How to Drive a Car With an Auto Transmission

Updated November 22, 2016

Whether you've always driven a manual vehicle and are switching to an automatic or are just learning to drive, an automatic requires very little shifting interaction. You'll only need to change gears if parking, reversing or driving. Automatic transmissions also allow for low-gear driving, which is a benefit of driving a manual transmission in the snow. Otherwise, your automatic vehicle will shift as it was designed to from the manufacturer.

Find the features you are going to use. Where your right foot sits is the accelerator that accelerates the vehicle on the right, and the brake to stop the vehicle on the left. Use only your right foot to operate either control.

Look to your shifter, which is either a stem to the right of the steering wheel or a handle next to your leg by the middle console. Locate the P (for park), D (for drive) and R (for reverse)--these are the only controls you'll need for operating your vehicle.

Put your foot on the brake, an action you'll always have to do before parking, driving or reversing. Once the brake is fully pressed with your foot, change your shifter into "D" to begin driving, or "R" to reverse. For middle console shifting you'll have to press in the shifter release button to move the shifter down, while with a steering wheel shifter you'll have to pull the stem towards you and move it to the proper letter.

Release your foot slowly from the brake pedal. Your vehicle will start to move slowly forward if you put the gear in "D" or backward for "R." If using reverse to get out of a spot, you'll have to engage the brake again, hold it and move the shifter to "D" to move forward.

Accelerate by moving your foot to the accelerator and pressing it in gently--some vehicles accelerate powerfully, while some do not. Continue pressing the accelerator until you are at a comfortable speed, and lighten the pressure to maintain a speed or slow down.

Stop or slow when necessary by removing your foot from the accelerator and gently applying pressure to the brake pedal--again, some vehicles are more powerful than others, even when braking. After doing this several times, you'll learn the proper pressure the vehicle needs to stop and accelerate efficiently.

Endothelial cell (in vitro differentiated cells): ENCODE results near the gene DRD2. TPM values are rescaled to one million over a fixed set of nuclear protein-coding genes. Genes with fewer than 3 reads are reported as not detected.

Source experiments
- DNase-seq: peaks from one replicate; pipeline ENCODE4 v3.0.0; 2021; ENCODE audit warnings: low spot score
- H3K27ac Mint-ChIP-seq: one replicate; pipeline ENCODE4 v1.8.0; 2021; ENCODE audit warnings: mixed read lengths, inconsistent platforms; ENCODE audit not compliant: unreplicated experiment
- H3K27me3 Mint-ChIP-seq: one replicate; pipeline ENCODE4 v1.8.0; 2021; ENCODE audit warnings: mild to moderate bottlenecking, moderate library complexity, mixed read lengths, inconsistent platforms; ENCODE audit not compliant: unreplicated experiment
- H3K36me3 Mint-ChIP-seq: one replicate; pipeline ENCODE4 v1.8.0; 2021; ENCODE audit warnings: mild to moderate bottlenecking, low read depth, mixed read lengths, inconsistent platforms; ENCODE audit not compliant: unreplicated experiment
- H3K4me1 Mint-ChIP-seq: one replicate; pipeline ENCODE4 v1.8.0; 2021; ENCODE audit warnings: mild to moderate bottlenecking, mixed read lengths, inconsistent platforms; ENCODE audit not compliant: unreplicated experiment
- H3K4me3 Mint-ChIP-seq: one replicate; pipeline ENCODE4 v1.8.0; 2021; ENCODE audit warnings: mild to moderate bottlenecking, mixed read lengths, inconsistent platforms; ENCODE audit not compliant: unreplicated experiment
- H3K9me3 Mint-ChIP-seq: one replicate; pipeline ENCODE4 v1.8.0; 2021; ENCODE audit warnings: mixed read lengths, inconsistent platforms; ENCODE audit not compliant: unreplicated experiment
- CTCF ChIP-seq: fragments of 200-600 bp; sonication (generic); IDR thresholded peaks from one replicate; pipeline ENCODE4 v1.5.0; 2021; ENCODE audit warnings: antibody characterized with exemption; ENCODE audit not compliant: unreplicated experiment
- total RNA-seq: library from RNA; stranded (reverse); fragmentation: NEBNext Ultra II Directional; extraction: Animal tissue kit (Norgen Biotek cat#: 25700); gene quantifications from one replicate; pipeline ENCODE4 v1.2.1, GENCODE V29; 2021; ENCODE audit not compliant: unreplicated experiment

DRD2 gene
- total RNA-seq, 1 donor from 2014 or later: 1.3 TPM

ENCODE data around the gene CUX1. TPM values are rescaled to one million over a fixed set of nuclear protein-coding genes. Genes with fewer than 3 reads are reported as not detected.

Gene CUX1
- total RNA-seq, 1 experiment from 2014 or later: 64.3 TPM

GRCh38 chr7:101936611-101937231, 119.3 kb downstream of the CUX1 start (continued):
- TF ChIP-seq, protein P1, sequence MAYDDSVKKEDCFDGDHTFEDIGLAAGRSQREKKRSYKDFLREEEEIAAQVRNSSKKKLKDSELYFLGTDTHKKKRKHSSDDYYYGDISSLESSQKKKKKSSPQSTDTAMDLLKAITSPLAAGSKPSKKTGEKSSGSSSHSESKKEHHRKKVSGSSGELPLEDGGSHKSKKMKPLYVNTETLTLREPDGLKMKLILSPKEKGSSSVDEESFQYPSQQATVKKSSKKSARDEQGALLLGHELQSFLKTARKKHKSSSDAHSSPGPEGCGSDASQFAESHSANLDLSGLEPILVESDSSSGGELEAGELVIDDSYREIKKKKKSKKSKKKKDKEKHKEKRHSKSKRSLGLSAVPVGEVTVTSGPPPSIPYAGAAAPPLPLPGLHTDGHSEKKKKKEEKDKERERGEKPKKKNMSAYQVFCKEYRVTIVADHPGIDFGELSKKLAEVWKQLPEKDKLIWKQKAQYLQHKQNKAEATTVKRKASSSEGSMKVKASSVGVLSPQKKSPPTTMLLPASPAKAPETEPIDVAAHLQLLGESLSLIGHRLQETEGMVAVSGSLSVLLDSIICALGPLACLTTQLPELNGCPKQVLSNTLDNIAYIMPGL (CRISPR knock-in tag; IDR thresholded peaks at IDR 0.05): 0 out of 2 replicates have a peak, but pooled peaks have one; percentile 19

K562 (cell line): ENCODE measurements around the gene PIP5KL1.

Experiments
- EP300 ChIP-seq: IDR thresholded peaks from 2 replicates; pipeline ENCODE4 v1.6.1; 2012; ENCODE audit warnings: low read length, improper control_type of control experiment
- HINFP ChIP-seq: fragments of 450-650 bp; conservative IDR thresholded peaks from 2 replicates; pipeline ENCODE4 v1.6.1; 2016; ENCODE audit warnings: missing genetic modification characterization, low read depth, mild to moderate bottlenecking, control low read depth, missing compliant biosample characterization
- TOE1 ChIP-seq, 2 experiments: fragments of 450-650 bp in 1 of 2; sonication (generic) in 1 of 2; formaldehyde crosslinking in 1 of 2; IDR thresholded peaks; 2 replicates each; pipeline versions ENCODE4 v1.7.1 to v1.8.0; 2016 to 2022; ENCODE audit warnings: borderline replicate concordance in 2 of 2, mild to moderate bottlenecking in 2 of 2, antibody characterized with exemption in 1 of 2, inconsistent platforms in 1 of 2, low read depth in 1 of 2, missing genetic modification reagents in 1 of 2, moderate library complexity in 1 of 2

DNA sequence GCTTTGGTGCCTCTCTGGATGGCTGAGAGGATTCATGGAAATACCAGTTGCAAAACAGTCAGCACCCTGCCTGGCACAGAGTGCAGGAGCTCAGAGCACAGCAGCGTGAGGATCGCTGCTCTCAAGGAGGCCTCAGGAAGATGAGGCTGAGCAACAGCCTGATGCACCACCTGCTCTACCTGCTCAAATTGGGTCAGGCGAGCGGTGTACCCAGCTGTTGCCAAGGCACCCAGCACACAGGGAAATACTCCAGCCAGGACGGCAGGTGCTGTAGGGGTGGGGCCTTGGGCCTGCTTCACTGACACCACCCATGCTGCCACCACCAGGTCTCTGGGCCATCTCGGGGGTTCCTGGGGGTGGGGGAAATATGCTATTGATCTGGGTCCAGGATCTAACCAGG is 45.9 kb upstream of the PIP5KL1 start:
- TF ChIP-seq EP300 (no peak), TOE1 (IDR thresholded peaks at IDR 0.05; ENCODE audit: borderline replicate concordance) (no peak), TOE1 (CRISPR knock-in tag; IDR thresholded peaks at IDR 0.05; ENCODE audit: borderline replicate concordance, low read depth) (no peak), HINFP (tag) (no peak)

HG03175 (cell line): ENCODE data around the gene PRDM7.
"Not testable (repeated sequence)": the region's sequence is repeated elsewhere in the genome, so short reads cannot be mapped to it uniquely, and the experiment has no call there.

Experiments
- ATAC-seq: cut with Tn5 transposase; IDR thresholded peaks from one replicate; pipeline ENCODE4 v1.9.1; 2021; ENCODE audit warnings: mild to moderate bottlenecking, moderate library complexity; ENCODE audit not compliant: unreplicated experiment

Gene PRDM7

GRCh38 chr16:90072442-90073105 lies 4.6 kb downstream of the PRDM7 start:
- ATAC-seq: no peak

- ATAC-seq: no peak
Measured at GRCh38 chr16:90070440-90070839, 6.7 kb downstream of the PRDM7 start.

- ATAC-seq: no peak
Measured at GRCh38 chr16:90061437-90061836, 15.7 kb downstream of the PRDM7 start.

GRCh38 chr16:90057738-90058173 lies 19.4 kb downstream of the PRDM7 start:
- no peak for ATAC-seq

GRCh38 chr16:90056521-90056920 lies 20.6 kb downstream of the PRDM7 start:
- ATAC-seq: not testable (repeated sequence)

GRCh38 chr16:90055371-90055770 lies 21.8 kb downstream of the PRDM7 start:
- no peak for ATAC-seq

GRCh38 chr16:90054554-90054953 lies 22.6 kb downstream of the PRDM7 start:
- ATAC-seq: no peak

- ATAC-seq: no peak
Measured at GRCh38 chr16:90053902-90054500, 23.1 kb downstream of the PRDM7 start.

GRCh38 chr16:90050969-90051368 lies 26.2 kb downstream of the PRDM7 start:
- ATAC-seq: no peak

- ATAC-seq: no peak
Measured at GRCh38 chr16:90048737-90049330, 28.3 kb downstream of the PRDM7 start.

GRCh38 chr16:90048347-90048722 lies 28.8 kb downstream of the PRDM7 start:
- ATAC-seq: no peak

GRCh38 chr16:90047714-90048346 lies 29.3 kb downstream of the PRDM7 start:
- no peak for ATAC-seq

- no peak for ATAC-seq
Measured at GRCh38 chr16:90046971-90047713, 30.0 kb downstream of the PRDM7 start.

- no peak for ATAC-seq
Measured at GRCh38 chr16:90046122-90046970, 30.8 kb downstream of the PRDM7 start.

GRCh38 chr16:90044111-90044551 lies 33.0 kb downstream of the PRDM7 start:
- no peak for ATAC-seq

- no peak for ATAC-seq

Drive in the snow while in a low gear, which decreases tire spin, by shifting your vehicle into "1" or "2," numbers that signify the lowest gears, with one being the lowest. Although you can shift your vehicle into a low gear without having to stop it completely, do not drive over 15mph in first gear or 30mph in second gear. Do not shift into these gears unless you are going the specified miles per hour, otherwise you will damage the transmission.

Park your vehicle when you are through. Engage the brake pedal until you come to a complete stop. Once you have, shift the car into "P" and turn the car off--the vehicle must always be in "park" before you turn it off.


For those who are used to driving a manual, you can no longer control the RPMs. Do not be alarmed, all automatic vehicles shift differently. As long as you are not driving in a low gear, the vehicle is driving as it was meant to.


Never shift into "reverse," "drive" or "park" without fully stopping the vehicle. This can significantly damage your transmission.

Cite this Article A tool to create a citation to reference this article Cite this Article

About the Author

Shanan Miller covers automotive and insurance topics for various websites, blogs and dealerships. She has extensive automotive experience, including auction, insurance, finance, service and management positions. Miller has worked for dealer sales events around the United States and now stays local as a sales and leasing consultant for a dealership.